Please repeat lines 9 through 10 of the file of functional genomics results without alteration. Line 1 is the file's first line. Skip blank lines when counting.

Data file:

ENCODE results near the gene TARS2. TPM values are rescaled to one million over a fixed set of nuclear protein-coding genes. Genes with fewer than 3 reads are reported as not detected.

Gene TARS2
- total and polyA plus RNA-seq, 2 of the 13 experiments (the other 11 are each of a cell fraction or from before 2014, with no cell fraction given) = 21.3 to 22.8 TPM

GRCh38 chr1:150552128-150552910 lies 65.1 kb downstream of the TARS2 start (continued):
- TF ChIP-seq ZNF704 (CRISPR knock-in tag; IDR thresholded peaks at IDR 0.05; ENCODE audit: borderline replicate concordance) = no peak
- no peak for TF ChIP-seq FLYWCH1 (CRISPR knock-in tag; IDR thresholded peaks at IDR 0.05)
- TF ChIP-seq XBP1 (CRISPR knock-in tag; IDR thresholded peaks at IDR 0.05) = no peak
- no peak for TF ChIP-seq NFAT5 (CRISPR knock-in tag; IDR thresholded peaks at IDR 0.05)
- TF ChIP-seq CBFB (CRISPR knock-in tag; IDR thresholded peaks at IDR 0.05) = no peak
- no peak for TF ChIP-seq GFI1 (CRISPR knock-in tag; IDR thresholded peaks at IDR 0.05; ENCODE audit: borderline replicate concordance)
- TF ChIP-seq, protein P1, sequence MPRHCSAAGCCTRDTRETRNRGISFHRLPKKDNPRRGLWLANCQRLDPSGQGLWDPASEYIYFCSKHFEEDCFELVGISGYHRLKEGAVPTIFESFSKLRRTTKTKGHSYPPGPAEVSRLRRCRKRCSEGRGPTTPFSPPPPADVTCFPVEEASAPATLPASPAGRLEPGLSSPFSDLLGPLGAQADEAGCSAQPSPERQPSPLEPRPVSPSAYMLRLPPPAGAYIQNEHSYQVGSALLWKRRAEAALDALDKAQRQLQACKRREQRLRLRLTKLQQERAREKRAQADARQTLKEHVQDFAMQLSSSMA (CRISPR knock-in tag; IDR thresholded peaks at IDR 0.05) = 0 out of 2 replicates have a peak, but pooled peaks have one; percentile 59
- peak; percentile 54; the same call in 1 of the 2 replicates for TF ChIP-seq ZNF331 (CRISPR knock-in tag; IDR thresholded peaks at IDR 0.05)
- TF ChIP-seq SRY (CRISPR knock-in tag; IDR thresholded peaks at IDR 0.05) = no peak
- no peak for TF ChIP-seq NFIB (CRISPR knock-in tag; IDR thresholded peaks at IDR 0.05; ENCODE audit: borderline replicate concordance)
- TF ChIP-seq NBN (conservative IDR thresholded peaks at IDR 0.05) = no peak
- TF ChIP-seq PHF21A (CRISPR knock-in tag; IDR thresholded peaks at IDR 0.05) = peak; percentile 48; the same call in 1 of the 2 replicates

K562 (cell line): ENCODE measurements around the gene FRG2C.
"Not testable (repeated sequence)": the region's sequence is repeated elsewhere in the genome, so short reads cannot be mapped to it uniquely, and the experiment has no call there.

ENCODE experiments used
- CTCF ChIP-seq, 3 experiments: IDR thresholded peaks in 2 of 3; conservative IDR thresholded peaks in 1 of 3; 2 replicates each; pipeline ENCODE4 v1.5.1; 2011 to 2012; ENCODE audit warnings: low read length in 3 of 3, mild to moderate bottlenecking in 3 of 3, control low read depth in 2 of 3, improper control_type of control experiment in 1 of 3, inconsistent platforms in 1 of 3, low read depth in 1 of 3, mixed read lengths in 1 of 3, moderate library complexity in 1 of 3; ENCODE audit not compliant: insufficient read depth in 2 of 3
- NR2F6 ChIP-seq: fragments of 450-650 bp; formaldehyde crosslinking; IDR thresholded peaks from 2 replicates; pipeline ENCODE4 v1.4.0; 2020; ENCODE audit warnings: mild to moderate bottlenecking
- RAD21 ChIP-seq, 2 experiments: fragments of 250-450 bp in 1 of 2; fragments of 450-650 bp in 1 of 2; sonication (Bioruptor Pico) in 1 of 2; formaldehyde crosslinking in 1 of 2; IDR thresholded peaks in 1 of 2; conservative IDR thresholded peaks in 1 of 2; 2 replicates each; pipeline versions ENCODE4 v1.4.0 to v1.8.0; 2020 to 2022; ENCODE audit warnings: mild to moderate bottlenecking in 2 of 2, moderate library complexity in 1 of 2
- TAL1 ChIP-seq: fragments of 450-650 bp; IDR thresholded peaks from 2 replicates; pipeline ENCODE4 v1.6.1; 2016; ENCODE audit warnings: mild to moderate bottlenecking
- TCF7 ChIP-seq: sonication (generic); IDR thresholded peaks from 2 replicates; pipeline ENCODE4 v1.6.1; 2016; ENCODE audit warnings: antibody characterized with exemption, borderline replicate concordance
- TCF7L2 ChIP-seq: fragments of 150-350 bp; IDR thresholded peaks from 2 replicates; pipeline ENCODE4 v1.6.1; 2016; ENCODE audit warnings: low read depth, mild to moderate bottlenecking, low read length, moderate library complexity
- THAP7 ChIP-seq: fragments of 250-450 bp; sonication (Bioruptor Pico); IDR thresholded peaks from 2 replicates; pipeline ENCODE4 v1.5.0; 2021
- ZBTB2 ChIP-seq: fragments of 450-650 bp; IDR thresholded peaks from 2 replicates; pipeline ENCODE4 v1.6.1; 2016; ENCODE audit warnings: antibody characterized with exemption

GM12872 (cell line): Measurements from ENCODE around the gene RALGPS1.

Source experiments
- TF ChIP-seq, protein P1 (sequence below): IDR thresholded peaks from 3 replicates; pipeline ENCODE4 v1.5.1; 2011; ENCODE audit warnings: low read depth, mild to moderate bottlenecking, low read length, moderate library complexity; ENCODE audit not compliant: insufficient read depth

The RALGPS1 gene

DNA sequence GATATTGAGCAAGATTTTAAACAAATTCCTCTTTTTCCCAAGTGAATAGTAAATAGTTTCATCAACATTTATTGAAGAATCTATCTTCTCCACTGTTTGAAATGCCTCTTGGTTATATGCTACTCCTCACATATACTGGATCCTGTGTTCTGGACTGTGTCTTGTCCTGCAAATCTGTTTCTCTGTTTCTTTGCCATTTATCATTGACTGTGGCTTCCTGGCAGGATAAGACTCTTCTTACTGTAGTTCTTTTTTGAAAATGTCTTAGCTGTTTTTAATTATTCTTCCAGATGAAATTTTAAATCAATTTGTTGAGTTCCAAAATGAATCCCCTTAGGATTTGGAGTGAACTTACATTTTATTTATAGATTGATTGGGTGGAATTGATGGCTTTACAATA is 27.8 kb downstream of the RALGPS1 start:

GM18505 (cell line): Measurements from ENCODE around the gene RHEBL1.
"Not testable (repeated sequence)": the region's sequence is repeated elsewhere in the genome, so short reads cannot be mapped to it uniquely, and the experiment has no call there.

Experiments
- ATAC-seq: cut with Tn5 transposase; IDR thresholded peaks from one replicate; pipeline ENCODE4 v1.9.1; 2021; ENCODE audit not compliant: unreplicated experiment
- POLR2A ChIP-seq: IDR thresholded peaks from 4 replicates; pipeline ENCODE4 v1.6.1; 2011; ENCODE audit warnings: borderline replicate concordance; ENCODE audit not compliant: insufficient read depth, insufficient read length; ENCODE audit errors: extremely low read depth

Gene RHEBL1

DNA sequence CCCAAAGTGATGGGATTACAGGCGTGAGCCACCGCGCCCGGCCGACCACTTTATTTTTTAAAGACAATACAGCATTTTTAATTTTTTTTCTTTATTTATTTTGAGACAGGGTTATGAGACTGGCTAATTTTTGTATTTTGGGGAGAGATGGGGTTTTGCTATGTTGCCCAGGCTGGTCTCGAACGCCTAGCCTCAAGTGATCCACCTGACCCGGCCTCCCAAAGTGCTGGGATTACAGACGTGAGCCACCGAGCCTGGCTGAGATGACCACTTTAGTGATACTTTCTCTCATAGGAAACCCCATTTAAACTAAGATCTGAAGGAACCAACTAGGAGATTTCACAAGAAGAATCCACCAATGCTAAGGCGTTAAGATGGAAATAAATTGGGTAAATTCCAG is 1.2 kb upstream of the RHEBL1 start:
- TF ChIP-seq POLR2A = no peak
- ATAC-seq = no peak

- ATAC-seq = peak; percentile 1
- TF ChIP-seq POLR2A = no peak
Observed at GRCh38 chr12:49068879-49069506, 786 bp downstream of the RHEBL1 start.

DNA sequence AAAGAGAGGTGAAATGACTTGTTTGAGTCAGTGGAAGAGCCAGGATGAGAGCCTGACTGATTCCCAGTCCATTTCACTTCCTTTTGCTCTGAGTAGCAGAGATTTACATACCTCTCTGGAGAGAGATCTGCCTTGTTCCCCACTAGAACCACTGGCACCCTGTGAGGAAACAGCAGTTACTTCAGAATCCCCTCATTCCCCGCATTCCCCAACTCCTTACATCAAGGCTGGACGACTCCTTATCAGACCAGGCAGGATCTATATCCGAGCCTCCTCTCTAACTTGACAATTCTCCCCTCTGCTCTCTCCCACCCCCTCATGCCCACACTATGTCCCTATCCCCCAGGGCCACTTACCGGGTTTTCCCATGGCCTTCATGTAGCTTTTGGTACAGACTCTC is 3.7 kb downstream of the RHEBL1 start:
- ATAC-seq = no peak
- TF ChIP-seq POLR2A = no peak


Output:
- TF ChIP-seq CBFB (CRISPR knock-in tag; IDR thresholded peaks at IDR 0.05) = no peak
- no peak for TF ChIP-seq GFI1 (CRISPR knock-in tag; IDR thresholded peaks at IDR 0.05; ENCODE audit: borderline replicate concordance)